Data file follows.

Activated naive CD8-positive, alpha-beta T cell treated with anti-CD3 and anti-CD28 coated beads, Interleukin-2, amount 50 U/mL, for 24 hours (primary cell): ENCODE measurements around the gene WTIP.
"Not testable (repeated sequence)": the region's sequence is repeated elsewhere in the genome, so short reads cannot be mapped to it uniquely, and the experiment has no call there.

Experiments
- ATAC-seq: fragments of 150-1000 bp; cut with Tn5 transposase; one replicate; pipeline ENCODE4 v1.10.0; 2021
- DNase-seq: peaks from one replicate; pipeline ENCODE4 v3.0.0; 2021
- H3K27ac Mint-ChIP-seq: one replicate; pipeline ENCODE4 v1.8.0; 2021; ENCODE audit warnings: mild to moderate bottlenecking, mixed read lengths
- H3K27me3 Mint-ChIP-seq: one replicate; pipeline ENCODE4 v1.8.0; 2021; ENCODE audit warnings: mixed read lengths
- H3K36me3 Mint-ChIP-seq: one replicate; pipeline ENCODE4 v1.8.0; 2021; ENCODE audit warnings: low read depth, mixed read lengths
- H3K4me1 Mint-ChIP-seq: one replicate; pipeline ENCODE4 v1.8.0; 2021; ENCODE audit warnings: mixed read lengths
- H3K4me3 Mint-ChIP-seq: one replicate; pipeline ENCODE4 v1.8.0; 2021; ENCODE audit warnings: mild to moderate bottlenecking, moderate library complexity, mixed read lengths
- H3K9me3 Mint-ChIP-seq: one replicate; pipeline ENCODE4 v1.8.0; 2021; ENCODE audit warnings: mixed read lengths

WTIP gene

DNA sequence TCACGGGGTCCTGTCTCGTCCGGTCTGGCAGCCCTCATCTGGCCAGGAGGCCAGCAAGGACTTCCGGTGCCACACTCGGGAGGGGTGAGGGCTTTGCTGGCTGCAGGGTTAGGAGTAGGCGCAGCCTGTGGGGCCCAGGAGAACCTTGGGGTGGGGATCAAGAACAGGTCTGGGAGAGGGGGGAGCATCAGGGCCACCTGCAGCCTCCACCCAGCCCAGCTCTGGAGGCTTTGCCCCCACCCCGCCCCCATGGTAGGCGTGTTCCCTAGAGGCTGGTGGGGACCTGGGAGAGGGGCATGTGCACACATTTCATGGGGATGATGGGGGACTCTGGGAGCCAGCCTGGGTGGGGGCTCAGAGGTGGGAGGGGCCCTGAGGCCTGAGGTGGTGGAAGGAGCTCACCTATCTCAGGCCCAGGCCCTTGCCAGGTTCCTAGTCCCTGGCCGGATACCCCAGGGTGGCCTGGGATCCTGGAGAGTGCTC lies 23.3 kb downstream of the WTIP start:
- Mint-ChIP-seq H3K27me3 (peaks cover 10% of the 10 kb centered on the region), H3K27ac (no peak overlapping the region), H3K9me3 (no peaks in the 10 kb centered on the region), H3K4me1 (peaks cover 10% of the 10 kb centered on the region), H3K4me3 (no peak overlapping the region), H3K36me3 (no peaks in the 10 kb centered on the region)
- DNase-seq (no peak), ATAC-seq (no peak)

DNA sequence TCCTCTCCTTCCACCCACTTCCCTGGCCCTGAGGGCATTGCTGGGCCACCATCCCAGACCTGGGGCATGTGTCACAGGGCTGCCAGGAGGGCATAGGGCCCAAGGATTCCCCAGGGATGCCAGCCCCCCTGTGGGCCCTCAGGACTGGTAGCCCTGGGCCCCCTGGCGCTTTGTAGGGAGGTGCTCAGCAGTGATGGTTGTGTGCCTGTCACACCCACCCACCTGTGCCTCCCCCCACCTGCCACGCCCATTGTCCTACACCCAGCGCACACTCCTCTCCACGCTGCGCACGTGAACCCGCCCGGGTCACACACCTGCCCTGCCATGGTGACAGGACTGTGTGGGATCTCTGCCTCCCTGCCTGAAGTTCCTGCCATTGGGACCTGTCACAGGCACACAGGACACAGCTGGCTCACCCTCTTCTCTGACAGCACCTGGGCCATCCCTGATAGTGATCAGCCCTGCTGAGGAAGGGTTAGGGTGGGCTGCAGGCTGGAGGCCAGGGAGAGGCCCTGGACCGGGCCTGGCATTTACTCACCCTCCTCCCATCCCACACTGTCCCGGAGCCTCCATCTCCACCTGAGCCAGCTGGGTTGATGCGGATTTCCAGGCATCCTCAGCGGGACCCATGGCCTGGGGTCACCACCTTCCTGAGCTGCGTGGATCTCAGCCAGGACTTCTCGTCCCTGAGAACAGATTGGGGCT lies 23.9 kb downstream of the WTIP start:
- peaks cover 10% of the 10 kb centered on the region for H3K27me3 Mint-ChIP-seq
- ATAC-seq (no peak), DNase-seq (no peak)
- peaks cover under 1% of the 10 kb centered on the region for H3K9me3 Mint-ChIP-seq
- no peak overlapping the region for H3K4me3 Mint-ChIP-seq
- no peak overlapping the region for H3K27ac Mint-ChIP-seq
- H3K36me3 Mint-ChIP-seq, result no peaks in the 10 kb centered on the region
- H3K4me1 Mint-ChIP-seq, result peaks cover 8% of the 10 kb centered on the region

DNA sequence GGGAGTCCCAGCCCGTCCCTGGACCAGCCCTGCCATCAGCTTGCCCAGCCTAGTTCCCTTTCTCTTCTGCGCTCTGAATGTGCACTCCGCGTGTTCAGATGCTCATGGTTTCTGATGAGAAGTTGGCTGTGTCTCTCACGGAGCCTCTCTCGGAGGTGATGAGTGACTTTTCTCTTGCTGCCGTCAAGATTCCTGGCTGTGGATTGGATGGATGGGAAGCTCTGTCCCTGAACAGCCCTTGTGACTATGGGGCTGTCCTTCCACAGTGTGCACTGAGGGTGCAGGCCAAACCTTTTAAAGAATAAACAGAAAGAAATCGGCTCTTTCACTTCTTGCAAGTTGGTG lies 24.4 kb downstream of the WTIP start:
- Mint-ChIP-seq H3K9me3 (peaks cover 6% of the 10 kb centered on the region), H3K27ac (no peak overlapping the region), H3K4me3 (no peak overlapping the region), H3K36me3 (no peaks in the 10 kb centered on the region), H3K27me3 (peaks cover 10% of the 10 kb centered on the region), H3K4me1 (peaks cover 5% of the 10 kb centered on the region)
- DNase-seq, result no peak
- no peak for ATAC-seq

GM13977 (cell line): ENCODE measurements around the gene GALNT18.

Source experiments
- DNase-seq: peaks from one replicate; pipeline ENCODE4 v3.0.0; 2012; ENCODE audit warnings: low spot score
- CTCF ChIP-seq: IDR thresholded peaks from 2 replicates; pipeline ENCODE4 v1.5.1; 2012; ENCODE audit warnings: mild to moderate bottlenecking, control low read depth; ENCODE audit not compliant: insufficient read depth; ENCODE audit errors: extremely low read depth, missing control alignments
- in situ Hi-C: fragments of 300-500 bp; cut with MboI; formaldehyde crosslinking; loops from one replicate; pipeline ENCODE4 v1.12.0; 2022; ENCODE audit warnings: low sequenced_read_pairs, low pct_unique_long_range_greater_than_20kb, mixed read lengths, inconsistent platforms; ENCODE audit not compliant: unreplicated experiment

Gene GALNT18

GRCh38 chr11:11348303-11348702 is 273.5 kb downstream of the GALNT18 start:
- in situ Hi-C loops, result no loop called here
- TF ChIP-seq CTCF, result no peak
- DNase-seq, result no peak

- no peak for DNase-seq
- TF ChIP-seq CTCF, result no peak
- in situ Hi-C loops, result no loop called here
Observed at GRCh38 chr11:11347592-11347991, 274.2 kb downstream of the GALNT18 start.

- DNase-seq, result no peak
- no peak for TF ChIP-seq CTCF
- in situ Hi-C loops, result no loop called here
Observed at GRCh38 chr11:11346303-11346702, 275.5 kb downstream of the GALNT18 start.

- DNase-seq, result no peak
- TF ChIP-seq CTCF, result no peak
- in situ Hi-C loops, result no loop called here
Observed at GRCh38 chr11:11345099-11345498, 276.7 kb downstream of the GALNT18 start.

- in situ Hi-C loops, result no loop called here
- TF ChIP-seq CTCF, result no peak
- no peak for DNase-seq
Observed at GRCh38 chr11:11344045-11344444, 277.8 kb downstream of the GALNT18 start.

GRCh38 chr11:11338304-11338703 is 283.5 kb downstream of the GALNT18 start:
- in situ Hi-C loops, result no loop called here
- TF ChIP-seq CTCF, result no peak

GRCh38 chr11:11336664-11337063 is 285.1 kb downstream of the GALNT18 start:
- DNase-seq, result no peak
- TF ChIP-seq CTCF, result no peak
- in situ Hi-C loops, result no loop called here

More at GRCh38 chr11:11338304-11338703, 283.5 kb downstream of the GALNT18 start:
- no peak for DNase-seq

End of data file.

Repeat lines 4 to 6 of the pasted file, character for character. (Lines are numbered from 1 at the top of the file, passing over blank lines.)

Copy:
- ATAC-seq: fragments of 150-1000 bp; cut with Tn5 transposase; one replicate; pipeline ENCODE4 v1.10.0; 2021
- DNase-seq: peaks from one replicate; pipeline ENCODE4 v3.0.0; 2021
- H3K27ac Mint-ChIP-seq: one replicate; pipeline ENCODE4 v1.8.0; 2021; ENCODE audit warnings: mild to moderate bottlenecking, mixed read lengths